My colleague, Dr Linda Mulligan, and I can in fact provide corroboration as, on each of several occasions over the years, we have observed multiple bodies lying on trollies in the corridor.

Claims initially questioned

Questions about the consultants’ claims at official level arose within days of the publication of the story in the Waterford News and Star on 24 April.

Responding to the claims on 29 April, the South/South West Hospital Group said it had not received any incident report in relation to the issues raised at the mortuary, and that there was “no evidence” to substantiate the consultants’ claims.

However, the group previously said a mobile refrigeration unit would be installed on site to store bodies in the short to medium-term, before a new mortuary was built at the hospital.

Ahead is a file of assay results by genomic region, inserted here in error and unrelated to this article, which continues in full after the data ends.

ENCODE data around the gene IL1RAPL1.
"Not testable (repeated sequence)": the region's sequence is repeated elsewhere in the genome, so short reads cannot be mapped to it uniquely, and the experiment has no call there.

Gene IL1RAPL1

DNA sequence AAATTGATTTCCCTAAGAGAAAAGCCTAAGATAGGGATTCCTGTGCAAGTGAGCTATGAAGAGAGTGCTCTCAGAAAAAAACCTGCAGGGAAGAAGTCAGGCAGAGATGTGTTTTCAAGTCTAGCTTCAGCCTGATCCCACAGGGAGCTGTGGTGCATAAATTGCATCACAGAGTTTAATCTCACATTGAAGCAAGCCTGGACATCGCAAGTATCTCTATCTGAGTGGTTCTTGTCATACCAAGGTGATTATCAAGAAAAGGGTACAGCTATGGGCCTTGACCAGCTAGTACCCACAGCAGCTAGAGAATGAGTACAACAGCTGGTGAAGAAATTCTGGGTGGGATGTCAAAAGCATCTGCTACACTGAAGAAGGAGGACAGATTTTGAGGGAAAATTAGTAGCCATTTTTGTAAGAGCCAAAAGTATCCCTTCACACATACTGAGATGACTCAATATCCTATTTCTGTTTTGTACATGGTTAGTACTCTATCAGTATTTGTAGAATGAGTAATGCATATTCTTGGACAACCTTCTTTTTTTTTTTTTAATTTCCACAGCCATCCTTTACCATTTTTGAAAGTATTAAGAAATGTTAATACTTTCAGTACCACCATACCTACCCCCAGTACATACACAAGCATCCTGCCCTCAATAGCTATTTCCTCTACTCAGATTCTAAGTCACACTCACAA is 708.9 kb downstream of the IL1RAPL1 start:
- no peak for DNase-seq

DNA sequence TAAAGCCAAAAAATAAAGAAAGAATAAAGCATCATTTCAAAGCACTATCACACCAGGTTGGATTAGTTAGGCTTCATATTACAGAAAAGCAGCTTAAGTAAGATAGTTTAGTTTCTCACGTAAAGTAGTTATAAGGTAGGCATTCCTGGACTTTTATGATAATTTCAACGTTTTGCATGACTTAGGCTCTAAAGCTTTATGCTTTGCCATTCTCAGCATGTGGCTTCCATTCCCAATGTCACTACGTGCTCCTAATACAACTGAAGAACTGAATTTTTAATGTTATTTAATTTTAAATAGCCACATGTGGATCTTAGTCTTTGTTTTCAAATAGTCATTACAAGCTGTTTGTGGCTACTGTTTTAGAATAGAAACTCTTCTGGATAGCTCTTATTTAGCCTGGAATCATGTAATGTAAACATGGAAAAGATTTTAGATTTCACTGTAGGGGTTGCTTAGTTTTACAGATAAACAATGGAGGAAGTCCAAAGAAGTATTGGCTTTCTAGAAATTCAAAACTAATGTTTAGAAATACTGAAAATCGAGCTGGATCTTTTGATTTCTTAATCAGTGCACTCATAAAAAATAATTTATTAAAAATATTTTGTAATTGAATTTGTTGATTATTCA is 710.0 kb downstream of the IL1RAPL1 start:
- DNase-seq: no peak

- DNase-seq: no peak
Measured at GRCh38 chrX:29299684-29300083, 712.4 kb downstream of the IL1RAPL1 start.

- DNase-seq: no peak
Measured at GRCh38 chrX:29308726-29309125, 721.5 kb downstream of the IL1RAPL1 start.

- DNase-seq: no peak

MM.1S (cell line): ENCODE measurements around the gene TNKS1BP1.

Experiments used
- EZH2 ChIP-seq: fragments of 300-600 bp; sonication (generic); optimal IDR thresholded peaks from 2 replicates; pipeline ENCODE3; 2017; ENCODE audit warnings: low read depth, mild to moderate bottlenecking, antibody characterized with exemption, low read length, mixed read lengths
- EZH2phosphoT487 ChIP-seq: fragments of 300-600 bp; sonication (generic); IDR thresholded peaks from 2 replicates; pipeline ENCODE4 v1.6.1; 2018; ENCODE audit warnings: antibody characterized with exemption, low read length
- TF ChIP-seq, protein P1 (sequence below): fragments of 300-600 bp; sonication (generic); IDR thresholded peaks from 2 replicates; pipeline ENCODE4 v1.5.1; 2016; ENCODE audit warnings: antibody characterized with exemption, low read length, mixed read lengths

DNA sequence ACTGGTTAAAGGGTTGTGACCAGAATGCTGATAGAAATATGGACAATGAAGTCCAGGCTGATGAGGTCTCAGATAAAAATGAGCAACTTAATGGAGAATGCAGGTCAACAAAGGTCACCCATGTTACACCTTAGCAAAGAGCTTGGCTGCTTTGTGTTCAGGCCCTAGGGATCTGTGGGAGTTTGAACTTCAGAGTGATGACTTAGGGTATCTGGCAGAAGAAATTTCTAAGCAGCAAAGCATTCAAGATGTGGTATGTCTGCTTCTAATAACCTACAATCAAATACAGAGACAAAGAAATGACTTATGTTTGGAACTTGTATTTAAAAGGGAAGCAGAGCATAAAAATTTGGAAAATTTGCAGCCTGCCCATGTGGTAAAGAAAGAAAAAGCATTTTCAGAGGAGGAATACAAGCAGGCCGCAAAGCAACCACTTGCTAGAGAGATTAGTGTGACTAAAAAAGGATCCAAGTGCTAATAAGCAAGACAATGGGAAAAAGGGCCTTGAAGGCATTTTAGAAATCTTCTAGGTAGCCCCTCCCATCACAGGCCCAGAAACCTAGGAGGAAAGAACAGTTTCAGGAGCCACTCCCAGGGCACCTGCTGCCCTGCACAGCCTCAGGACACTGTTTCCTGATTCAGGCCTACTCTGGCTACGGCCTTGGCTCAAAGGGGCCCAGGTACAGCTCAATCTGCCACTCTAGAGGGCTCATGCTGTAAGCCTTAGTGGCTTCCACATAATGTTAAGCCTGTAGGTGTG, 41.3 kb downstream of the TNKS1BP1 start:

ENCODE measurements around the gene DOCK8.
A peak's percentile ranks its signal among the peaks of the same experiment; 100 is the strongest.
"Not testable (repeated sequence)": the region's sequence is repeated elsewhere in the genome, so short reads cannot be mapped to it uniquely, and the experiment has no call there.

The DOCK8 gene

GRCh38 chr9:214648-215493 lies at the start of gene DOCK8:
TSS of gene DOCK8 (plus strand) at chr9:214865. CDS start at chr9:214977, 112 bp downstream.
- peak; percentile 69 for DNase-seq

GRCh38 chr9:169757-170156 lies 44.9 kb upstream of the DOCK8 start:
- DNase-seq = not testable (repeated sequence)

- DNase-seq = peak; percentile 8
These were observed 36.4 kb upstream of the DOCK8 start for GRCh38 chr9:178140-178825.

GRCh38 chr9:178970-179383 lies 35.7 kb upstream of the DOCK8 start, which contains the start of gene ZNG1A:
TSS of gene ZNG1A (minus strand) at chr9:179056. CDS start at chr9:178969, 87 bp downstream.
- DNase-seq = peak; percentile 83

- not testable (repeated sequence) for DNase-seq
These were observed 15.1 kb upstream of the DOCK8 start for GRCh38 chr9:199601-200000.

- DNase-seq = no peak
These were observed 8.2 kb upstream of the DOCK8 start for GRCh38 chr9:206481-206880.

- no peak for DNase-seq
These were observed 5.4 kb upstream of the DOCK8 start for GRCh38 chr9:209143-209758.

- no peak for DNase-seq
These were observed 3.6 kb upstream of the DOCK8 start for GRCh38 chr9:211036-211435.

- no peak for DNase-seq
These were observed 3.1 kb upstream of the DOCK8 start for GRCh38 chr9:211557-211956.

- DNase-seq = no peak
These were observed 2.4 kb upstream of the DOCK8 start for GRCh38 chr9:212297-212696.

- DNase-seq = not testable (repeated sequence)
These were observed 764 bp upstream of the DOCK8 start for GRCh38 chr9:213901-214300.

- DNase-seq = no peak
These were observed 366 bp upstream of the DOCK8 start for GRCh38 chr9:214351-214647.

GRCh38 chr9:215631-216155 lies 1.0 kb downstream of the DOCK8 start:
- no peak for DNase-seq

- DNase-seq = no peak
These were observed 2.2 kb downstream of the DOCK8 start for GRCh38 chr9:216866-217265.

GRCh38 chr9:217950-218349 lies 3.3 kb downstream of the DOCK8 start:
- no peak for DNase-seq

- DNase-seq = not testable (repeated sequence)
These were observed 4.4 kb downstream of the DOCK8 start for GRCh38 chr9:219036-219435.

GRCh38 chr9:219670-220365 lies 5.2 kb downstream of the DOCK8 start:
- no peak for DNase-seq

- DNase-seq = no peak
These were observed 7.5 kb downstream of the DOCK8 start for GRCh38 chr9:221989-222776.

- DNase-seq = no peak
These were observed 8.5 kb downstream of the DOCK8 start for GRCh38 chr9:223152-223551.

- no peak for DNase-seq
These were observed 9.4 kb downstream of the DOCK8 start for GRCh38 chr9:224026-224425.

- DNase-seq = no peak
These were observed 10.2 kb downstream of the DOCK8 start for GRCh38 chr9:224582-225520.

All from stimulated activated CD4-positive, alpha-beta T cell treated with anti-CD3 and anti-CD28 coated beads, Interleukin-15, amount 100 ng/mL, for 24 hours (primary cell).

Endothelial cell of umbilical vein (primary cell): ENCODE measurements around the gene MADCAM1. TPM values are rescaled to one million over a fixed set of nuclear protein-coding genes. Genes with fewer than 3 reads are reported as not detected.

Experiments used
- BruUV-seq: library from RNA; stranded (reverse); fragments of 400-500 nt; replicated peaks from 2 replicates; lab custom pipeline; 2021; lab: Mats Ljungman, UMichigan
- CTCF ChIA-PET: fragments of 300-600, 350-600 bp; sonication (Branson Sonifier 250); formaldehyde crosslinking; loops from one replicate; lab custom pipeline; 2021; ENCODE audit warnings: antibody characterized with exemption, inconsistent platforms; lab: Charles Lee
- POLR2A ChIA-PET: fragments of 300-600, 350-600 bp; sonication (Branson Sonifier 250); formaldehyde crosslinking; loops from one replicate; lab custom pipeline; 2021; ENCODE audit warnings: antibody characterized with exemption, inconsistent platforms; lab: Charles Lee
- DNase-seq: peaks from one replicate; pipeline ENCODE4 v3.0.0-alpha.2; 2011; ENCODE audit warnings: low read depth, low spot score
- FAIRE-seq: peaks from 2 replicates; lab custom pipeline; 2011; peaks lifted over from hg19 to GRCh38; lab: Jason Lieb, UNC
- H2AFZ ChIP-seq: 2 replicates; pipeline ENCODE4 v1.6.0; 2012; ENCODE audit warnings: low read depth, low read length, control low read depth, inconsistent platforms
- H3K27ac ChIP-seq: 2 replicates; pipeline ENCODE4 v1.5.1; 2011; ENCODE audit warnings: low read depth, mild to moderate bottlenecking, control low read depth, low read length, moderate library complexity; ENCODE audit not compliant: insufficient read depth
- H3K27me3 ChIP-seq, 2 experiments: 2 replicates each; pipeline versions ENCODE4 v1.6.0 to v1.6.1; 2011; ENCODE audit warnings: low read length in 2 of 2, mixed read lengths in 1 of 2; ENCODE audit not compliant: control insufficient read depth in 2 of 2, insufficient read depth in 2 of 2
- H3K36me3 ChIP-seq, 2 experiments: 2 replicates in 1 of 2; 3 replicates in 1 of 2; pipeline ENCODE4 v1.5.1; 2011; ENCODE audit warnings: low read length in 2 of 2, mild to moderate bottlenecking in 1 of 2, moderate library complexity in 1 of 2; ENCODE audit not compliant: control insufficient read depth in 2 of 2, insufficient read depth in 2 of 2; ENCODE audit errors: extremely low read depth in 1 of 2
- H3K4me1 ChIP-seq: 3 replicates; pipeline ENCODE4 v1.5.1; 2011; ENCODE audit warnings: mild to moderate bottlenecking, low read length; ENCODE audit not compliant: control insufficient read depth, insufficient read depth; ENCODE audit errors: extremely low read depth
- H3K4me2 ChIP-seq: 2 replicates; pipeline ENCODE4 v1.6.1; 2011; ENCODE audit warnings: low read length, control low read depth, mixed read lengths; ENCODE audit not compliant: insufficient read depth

The day after the hospital group’s statement, Taoiseach Leo Varadkar also said he had seen no evidence to support the claims, describing reports about the mortuary as a “strange story”.

Then on 2 May, Varadkar said that investigating the consultants’ claims was not a priority, that there was “a dispute about the facts”, and that a coroner and local undertakers had not backed up the reports.

3466 Hospital Protest_90570194 Protesters demonstrate outside University Hospital Waterford in May following the Taoiseach's comments about the mortuary Eamonn Farrell / Eamonn Farrell / /

The Taoiseach was subsequently criticised for casting doubt on the claims, before apologising and admitting he was wrong on 4 May after new evidence about the situation at the mortuary came to light.